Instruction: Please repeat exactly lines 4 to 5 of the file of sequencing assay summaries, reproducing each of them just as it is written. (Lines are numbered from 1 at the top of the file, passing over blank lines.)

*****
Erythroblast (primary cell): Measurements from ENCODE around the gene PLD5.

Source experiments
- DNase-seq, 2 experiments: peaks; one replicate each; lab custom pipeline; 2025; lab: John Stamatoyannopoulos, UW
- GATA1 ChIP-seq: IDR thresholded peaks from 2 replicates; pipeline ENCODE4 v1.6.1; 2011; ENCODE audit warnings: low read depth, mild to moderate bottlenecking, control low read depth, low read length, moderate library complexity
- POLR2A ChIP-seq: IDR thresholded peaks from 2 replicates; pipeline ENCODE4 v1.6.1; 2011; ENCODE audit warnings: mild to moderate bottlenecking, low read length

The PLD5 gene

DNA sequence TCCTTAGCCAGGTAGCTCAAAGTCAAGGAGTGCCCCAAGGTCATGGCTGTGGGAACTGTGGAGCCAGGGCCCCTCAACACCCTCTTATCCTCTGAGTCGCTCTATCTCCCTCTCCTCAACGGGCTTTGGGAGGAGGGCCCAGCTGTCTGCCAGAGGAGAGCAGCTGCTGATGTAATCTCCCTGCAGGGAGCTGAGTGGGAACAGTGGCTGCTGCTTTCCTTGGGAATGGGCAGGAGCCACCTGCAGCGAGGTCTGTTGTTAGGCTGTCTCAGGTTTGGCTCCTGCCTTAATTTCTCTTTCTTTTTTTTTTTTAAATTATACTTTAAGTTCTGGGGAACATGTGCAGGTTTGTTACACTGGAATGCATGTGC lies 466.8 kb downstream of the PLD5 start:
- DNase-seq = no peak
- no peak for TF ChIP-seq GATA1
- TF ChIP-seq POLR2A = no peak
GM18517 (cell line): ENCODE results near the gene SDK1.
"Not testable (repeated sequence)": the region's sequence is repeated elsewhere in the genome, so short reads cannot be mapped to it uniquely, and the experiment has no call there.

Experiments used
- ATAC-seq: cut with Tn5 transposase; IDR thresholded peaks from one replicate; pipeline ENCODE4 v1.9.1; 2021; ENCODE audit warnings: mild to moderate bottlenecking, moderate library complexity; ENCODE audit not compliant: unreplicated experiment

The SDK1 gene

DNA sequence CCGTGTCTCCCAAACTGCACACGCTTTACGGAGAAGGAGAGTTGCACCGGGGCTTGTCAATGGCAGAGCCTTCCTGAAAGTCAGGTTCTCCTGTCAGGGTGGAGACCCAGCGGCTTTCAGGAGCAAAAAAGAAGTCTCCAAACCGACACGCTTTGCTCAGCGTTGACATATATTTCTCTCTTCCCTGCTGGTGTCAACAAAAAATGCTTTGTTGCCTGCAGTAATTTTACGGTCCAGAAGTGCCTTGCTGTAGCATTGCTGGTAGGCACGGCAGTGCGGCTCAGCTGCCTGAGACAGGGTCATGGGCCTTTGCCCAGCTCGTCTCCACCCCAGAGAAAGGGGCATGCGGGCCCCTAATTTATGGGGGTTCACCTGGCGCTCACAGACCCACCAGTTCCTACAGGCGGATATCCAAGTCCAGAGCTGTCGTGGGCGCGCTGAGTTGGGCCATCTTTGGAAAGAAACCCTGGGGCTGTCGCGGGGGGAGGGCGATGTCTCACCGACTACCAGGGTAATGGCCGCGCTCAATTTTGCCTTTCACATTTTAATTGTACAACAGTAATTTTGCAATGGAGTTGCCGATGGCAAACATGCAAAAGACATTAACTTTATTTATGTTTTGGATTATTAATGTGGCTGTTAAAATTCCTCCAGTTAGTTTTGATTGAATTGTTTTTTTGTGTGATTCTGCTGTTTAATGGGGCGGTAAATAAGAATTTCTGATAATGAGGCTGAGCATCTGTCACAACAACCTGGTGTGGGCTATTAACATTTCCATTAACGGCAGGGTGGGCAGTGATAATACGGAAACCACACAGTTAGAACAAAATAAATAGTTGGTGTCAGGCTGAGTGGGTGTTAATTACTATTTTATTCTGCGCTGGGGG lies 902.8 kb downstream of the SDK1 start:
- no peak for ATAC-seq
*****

- GATA1 ChIP-seq: IDR thresholded peaks from 2 replicates; pipeline ENCODE4 v1.6.1; 2011; ENCODE audit warnings: low read depth, mild to moderate bottlenecking, control low read depth, low read length, moderate library complexity
- POLR2A ChIP-seq: IDR thresholded peaks from 2 replicates; pipeline ENCODE4 v1.6.1; 2011; ENCODE audit warnings: mild to moderate bottlenecking, low read length